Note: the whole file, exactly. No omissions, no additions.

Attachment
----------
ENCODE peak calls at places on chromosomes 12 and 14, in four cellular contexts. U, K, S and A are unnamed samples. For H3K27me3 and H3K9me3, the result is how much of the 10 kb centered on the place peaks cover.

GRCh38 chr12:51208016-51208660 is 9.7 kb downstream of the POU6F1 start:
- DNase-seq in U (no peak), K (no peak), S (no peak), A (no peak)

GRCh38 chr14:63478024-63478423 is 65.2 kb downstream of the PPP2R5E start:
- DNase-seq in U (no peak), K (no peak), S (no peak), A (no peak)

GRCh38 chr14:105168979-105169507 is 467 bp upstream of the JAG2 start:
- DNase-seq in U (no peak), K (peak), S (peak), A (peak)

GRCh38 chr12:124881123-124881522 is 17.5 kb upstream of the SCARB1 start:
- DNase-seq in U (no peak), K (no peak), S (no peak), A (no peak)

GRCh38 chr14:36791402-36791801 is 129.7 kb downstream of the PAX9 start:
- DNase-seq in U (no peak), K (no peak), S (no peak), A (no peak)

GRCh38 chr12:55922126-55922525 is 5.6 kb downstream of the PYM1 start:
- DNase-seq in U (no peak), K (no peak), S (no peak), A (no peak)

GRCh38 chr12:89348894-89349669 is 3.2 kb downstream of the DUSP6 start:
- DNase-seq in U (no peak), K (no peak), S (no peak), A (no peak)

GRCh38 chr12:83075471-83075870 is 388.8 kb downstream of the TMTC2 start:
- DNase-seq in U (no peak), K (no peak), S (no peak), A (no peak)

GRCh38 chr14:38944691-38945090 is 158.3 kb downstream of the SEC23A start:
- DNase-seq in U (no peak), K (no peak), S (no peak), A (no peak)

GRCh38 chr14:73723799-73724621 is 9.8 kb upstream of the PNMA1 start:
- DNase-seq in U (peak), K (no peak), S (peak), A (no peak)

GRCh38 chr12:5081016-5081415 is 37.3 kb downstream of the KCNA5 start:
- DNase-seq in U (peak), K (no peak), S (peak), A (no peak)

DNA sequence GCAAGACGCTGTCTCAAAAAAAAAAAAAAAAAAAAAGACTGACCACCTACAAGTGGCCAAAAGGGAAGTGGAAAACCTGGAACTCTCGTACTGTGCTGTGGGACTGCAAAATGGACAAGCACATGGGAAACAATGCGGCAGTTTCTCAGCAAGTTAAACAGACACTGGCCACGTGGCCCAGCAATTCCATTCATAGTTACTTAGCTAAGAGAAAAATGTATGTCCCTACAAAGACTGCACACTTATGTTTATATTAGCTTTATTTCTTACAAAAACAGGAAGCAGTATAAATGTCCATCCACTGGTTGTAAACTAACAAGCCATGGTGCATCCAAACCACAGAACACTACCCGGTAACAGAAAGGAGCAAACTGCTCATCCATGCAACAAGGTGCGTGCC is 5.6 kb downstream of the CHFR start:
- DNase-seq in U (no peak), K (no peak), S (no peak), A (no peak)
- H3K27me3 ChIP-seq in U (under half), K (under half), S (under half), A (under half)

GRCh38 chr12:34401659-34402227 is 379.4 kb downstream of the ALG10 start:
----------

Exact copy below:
ENCODE peak calls at places on chromosomes 12 and 14, in four cellular contexts. U, K, S and A are unnamed samples. For H3K27me3 and H3K9me3, the result is how much of the 10 kb centered on the place peaks cover.

GRCh38 chr12:51208016-51208660 is 9.7 kb downstream of the POU6F1 start:
- DNase-seq in U (no peak), K (no peak), S (no peak), A (no peak)

GRCh38 chr14:63478024-63478423 is 65.2 kb downstream of the PPP2R5E start:
- DNase-seq in U (no peak), K (no peak), S (no peak), A (no peak)

GRCh38 chr14:105168979-105169507 is 467 bp upstream of the JAG2 start:
- DNase-seq in U (no peak), K (peak), S (peak), A (peak)

GRCh38 chr12:124881123-124881522 is 17.5 kb upstream of the SCARB1 start:
- DNase-seq in U (no peak), K (no peak), S (no peak), A (no peak)

GRCh38 chr14:36791402-36791801 is 129.7 kb downstream of the PAX9 start:
- DNase-seq in U (no peak), K (no peak), S (no peak), A (no peak)

GRCh38 chr12:55922126-55922525 is 5.6 kb downstream of the PYM1 start:
- DNase-seq in U (no peak), K (no peak), S (no peak), A (no peak)

GRCh38 chr12:89348894-89349669 is 3.2 kb downstream of the DUSP6 start:
- DNase-seq in U (no peak), K (no peak), S (no peak), A (no peak)

GRCh38 chr12:83075471-83075870 is 388.8 kb downstream of the TMTC2 start:
- DNase-seq in U (no peak), K (no peak), S (no peak), A (no peak)

GRCh38 chr14:38944691-38945090 is 158.3 kb downstream of the SEC23A start:
- DNase-seq in U (no peak), K (no peak), S (no peak), A (no peak)

GRCh38 chr14:73723799-73724621 is 9.8 kb upstream of the PNMA1 start:
- DNase-seq in U (peak), K (no peak), S (peak), A (no peak)

GRCh38 chr12:5081016-5081415 is 37.3 kb downstream of the KCNA5 start:
- DNase-seq in U (peak), K (no peak), S (peak), A (no peak)

DNA sequence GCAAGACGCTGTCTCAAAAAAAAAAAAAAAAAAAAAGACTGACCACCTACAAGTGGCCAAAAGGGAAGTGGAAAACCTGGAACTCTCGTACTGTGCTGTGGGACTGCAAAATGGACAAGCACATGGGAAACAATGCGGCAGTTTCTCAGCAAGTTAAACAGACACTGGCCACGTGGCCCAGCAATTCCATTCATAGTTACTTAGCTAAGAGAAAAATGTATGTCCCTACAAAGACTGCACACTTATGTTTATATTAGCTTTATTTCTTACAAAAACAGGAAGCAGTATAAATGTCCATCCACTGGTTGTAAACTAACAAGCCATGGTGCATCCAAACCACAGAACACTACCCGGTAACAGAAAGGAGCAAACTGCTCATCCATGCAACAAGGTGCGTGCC is 5.6 kb downstream of the CHFR start:
- DNase-seq in U (no peak), K (no peak), S (no peak), A (no peak)
- H3K27me3 ChIP-seq in U (under half), K (under half), S (under half), A (under half)

GRCh38 chr12:34401659-34402227 is 379.4 kb downstream of the ALG10 start: